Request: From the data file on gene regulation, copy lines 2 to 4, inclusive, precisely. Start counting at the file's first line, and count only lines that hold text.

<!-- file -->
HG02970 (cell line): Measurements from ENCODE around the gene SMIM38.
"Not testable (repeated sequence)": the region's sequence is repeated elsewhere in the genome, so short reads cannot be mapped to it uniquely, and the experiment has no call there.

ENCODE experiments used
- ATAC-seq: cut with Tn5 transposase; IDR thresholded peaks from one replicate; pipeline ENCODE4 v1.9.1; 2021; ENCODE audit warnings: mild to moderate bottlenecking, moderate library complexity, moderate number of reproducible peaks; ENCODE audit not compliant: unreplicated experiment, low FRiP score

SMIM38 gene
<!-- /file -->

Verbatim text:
"Not testable (repeated sequence)": the region's sequence is repeated elsewhere in the genome, so short reads cannot be mapped to it uniquely, and the experiment has no call there.

ENCODE experiments used
- ATAC-seq: cut with Tn5 transposase; IDR thresholded peaks from one replicate; pipeline ENCODE4 v1.9.1; 2021; ENCODE audit warnings: mild to moderate bottlenecking, moderate library complexity, moderate number of reproducible peaks; ENCODE audit not compliant: unreplicated experiment, low FRiP score